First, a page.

Many academics have expressed skepticism, right here on Wired Campus blog, about the validity of Wikipedia, the popular online encyclopedia that anyone can edit. But some researchers are taking an approach more along the lines of: if you can’t beat ‘em, join ‘em.
The Institute for the Future of the Book, a center supported by the University of Southern California, announced today that it will soon unveil an online scholarly press, of sorts, called MediaCommons, that will focus on the discipline of media studies. The announcement comes just days after Rice University unveiled the first all-digital university press.
MediaCommons will try a variety of new ideas to shake up scholarly publishing. One of them is essentially a mini-Wikipedia about aspects of the discipline. Or, as the announcement states, "electronic reference works, in which a community collectively produces, in a mode analogous to current wiki projects, authoritative resources for research in the field."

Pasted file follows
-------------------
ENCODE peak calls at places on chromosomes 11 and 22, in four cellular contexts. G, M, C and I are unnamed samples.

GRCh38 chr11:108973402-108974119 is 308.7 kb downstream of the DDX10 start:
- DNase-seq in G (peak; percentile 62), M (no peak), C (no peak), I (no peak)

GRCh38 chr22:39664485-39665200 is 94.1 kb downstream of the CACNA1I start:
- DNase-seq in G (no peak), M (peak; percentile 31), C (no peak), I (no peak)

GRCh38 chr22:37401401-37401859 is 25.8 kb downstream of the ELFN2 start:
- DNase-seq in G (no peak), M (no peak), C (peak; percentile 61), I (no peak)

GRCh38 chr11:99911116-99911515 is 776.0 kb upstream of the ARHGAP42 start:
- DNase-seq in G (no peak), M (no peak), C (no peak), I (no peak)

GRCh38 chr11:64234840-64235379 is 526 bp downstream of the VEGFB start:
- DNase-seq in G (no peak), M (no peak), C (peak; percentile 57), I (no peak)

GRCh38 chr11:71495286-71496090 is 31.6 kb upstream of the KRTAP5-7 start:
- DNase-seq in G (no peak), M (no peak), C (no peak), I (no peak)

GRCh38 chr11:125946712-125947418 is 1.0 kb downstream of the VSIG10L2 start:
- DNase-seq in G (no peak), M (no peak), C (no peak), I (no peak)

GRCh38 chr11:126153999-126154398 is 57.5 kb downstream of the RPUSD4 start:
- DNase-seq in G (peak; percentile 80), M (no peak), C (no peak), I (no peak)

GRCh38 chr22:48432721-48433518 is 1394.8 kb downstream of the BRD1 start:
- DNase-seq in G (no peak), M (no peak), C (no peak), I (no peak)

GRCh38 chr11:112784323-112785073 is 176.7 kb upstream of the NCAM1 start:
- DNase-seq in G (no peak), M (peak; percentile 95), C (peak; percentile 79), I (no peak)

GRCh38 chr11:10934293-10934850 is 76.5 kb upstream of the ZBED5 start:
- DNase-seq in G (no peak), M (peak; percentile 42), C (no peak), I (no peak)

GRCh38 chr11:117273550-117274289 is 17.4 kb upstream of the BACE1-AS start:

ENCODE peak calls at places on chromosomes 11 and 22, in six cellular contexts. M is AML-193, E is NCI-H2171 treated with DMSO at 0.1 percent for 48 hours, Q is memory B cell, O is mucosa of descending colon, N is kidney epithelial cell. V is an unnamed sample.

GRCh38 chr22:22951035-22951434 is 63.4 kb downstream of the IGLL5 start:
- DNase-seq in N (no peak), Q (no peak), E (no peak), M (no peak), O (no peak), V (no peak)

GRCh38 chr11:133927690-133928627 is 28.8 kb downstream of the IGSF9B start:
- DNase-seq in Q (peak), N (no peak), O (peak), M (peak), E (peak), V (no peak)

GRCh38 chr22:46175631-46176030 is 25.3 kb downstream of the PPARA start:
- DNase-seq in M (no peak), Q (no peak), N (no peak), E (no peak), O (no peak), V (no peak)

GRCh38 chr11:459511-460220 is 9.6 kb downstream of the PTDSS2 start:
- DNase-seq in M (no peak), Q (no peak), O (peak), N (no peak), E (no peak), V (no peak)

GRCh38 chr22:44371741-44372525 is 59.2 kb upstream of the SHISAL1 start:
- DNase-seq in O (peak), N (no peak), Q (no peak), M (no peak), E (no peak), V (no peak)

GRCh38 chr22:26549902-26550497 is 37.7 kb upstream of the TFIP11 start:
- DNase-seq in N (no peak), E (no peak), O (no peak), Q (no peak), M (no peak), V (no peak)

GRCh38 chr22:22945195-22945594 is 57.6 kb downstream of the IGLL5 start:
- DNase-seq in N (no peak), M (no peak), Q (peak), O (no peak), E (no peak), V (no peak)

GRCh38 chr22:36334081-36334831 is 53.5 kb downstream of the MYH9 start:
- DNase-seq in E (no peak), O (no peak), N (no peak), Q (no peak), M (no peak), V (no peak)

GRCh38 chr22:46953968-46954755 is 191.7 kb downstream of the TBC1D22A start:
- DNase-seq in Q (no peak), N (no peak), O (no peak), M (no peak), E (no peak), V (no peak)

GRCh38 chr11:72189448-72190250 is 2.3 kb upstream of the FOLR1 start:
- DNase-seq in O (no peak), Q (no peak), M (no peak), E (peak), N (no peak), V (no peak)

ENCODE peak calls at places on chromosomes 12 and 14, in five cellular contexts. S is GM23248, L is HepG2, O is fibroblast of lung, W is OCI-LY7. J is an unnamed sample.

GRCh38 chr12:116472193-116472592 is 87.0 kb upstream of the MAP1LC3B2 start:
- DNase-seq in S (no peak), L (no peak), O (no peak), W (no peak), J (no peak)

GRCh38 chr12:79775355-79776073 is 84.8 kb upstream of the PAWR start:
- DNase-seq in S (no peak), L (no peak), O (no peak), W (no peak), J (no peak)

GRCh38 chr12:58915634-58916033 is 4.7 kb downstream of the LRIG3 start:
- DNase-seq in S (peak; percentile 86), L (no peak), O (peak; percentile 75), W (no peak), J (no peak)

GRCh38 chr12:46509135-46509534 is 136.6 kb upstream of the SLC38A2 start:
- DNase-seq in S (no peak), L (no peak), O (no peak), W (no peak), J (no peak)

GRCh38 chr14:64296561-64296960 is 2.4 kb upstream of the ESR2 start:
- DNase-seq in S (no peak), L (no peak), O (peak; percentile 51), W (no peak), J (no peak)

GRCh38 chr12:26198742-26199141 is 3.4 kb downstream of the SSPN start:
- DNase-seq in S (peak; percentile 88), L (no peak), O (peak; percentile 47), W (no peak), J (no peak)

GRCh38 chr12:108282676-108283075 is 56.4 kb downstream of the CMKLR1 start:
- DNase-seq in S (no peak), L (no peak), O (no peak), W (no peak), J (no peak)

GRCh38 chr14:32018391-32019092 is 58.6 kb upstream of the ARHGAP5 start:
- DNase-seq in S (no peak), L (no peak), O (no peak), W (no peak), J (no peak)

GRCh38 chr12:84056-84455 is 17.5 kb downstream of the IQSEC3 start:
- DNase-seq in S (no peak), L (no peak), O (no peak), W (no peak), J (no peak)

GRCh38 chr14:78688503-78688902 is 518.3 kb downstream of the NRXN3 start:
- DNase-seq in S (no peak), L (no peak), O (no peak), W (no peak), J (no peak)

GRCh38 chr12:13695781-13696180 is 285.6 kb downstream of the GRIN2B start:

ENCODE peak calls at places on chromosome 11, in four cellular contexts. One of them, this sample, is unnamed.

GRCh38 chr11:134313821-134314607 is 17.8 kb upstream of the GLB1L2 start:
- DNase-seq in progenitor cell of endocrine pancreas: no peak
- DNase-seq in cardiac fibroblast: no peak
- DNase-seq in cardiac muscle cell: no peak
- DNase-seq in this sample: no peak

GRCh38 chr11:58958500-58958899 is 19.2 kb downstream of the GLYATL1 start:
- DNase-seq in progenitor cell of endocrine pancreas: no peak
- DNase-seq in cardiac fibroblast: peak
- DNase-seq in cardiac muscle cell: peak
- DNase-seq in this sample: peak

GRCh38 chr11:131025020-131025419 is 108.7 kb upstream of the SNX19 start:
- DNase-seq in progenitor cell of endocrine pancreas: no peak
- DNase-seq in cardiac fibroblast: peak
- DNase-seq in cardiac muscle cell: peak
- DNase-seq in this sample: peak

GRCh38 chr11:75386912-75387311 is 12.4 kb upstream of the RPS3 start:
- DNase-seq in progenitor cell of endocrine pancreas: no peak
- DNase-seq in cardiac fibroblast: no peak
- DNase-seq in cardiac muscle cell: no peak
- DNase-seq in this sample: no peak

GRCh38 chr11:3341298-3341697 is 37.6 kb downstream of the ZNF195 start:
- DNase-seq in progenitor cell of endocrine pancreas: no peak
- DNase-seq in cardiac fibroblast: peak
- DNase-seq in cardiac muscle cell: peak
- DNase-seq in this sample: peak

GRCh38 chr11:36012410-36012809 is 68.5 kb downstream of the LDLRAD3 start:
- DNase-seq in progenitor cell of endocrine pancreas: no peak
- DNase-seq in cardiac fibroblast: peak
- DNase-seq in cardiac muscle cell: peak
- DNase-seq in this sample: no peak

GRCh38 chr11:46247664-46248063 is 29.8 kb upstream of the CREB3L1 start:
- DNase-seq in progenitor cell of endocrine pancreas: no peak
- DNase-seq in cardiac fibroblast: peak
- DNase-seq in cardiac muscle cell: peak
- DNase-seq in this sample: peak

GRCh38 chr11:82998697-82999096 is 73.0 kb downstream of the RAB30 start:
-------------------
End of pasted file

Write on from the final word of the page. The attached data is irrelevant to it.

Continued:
The blog Kairosnews welcomed the announcement. "From a theoretical standpoint, this is an exciting collection of ideas for a new scholarly community," the posting said, adding that the biggest challenge will be building a community of volunteers to do the work involved.
Is this the future of scholarly communication? Can wikis be valid forms of scholarship? Add your thoughts.—Jeffrey R. Young